So be honest, when was the last time you put yourself first? Say you desperately want to learn archery and hitting that bullseye sounds like fun. The problem is you can think of a million excuses why you shouldn’t. I have to work late or a friend is expecting to meet up and moan about Skyward Sword, again. With a little courage you could make this desire a reality. Obviously quitting your job or school is a bad idea, but talking to your boss or parents is worth a shot. You could get your friend to join archery with you, but if they won’t, put yourself first and meet up another time. It can feel weird taking charge, especially if you are used to pleasing other people. Try to persevere, because the benefits of doing something just for you far out weigh the fear of putting someone else’s nose out of joint.
You could never imagine Link hunched over a computer desk or binge watching box sets at the weekend. He’s out there collecting rupees, walking for miles, riding a horse, swimming, climbing a mountain or challenging Gorons to a race! Being active is an important part of what makes Link so great. We get to do things in the games we might not normally do and have a blast in the process. It isn’t just physical activity however, this Hylian is using his brain too. Solving puzzles has been a long running staple of the series with some devious ones at that. My personal nightmare was the Water Temple in Ocarina of Time on the N64. With the constant changing of iron boots and the maze like structure I couldn’t help but get lost at times.
Playing The Legend of Zelda for escapism is priceless, but there is a fine balance between farming dragon horns for hours (guilty) and remembering there is a world outside your window. Link does a LOT of walking across Hyrule and it has been proven that walking for just half an hour can help ease the symptoms of depression. Your local sports center might have a climbing wall and definitely a swimming pool, dive in! You don’t have to make your own dungeon to get a feel for puzzle solving either. Sudoku is a logic-based, combination number-placement puzzle which you can pick up and put down as and when you feel like. If anyone remembers Dr. Kawashima’s Brain Training, it was a fun game on the Nintendo DS that contained all sorts of different puzzles. How effective it is to improve your brain memory is under debate, but it does get you thinking at least.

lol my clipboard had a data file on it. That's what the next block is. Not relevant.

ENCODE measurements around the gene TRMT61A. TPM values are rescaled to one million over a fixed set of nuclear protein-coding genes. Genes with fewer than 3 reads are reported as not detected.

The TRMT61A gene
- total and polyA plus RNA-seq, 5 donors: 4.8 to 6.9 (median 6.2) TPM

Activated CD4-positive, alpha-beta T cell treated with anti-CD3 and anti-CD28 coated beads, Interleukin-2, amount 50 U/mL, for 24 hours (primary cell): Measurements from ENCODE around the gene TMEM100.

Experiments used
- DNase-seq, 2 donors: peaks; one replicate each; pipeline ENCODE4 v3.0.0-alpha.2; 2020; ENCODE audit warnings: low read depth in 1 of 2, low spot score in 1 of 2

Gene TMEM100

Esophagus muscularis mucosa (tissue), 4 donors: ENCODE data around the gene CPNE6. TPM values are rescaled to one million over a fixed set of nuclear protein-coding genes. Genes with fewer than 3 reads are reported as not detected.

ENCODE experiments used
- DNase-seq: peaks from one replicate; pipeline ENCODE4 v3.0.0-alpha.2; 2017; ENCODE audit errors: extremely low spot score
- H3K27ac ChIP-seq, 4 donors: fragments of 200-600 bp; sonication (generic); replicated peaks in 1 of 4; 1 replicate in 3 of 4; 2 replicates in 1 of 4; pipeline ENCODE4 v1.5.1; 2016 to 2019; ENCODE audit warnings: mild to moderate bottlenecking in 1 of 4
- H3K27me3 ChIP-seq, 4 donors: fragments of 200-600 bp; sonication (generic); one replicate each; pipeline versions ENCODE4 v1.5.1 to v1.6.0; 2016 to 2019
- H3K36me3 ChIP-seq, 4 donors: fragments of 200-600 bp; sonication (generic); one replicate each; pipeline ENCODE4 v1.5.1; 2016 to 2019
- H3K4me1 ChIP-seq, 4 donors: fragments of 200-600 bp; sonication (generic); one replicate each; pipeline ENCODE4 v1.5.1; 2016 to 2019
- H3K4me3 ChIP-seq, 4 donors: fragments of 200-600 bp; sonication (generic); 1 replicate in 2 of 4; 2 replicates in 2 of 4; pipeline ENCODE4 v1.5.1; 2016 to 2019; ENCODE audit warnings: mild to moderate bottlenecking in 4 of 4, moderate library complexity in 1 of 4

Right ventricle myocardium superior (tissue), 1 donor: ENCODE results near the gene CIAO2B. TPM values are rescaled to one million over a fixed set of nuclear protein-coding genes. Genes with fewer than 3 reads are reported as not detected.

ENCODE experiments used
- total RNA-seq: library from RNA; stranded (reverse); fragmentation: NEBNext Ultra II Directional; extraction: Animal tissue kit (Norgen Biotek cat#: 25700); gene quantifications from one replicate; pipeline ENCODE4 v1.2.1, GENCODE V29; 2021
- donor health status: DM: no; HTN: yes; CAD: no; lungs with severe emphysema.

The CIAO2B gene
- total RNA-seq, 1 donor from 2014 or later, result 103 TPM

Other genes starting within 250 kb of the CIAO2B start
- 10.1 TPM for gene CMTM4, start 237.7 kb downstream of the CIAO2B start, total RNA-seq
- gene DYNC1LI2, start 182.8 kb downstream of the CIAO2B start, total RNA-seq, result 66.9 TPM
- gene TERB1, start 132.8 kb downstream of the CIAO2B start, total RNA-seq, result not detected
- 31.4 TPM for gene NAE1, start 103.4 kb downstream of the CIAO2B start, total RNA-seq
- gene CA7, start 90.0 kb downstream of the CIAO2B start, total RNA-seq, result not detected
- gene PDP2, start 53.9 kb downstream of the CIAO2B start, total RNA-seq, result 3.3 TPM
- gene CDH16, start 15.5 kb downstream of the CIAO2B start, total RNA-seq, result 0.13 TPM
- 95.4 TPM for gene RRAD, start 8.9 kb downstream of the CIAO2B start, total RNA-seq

Learn Something New
If there’s one thing Link is good at, it’s learning. He can handle a sword, ride a horse, play musical instruments, solve puzzles and even learn magic spells in Ocarina of Time. Learning something new can be a challenge, it engages the brain and creates new pathways. You can gain new skills that help you grow in confidence and get stronger, just like Link does in his own adventures. Learning new things can be quite scary, you might make mistakes and fall flat on your face. How many times did it take for Link (and you) to learn how to control Goron Link to cross the gaps in Majora’s Mask? When facing the Guardians for the first time in Breath of the Wild, it took a while to master the timing to deflect their attacks, right?